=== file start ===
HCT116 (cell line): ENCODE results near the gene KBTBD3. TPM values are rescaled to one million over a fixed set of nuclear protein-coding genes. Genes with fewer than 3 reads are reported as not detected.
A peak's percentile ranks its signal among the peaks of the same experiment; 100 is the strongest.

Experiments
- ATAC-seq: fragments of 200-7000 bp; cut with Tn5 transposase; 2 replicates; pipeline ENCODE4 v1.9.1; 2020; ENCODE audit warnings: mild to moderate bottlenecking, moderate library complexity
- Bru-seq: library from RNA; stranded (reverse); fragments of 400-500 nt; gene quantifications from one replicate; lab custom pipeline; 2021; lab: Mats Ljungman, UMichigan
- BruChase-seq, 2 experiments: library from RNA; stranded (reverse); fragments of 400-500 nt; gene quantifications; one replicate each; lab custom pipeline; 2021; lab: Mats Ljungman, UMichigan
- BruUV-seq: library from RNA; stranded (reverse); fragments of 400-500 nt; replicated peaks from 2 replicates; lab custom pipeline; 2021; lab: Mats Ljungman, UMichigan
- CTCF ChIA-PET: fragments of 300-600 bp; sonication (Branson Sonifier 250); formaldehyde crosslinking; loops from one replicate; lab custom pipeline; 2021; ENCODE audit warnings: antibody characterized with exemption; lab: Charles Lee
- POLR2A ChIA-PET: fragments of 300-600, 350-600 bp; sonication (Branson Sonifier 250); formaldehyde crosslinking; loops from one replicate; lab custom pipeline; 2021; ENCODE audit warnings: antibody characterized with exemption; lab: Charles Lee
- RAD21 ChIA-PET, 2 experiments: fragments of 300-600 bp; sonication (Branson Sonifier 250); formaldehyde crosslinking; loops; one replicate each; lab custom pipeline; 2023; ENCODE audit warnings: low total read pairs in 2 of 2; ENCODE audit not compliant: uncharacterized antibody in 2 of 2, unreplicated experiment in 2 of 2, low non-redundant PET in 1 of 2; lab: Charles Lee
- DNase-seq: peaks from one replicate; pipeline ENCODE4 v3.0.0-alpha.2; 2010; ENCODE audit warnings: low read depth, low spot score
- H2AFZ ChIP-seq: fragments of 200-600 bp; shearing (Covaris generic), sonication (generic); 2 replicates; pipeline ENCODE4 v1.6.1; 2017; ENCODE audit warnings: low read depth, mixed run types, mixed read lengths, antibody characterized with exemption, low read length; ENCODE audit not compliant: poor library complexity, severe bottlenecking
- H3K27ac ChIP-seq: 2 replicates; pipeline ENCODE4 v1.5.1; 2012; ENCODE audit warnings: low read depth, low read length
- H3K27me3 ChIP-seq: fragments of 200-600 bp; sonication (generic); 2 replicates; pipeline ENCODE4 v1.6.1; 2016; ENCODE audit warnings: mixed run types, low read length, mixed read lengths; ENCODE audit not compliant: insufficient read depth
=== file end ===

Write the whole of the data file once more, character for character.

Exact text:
HCT116 (cell line): ENCODE results near the gene KBTBD3. TPM values are rescaled to one million over a fixed set of nuclear protein-coding genes. Genes with fewer than 3 reads are reported as not detected.
A peak's percentile ranks its signal among the peaks of the same experiment; 100 is the strongest.

Experiments
- ATAC-seq: fragments of 200-7000 bp; cut with Tn5 transposase; 2 replicates; pipeline ENCODE4 v1.9.1; 2020; ENCODE audit warnings: mild to moderate bottlenecking, moderate library complexity
- Bru-seq: library from RNA; stranded (reverse); fragments of 400-500 nt; gene quantifications from one replicate; lab custom pipeline; 2021; lab: Mats Ljungman, UMichigan
- BruChase-seq, 2 experiments: library from RNA; stranded (reverse); fragments of 400-500 nt; gene quantifications; one replicate each; lab custom pipeline; 2021; lab: Mats Ljungman, UMichigan
- BruUV-seq: library from RNA; stranded (reverse); fragments of 400-500 nt; replicated peaks from 2 replicates; lab custom pipeline; 2021; lab: Mats Ljungman, UMichigan
- CTCF ChIA-PET: fragments of 300-600 bp; sonication (Branson Sonifier 250); formaldehyde crosslinking; loops from one replicate; lab custom pipeline; 2021; ENCODE audit warnings: antibody characterized with exemption; lab: Charles Lee
- POLR2A ChIA-PET: fragments of 300-600, 350-600 bp; sonication (Branson Sonifier 250); formaldehyde crosslinking; loops from one replicate; lab custom pipeline; 2021; ENCODE audit warnings: antibody characterized with exemption; lab: Charles Lee
- RAD21 ChIA-PET, 2 experiments: fragments of 300-600 bp; sonication (Branson Sonifier 250); formaldehyde crosslinking; loops; one replicate each; lab custom pipeline; 2023; ENCODE audit warnings: low total read pairs in 2 of 2; ENCODE audit not compliant: uncharacterized antibody in 2 of 2, unreplicated experiment in 2 of 2, low non-redundant PET in 1 of 2; lab: Charles Lee
- DNase-seq: peaks from one replicate; pipeline ENCODE4 v3.0.0-alpha.2; 2010; ENCODE audit warnings: low read depth, low spot score
- H2AFZ ChIP-seq: fragments of 200-600 bp; shearing (Covaris generic), sonication (generic); 2 replicates; pipeline ENCODE4 v1.6.1; 2017; ENCODE audit warnings: low read depth, mixed run types, mixed read lengths, antibody characterized with exemption, low read length; ENCODE audit not compliant: poor library complexity, severe bottlenecking
- H3K27ac ChIP-seq: 2 replicates; pipeline ENCODE4 v1.5.1; 2012; ENCODE audit warnings: low read depth, low read length
- H3K27me3 ChIP-seq: fragments of 200-600 bp; sonication (generic); 2 replicates; pipeline ENCODE4 v1.6.1; 2016; ENCODE audit warnings: mixed run types, low read length, mixed read lengths; ENCODE audit not compliant: insufficient read depth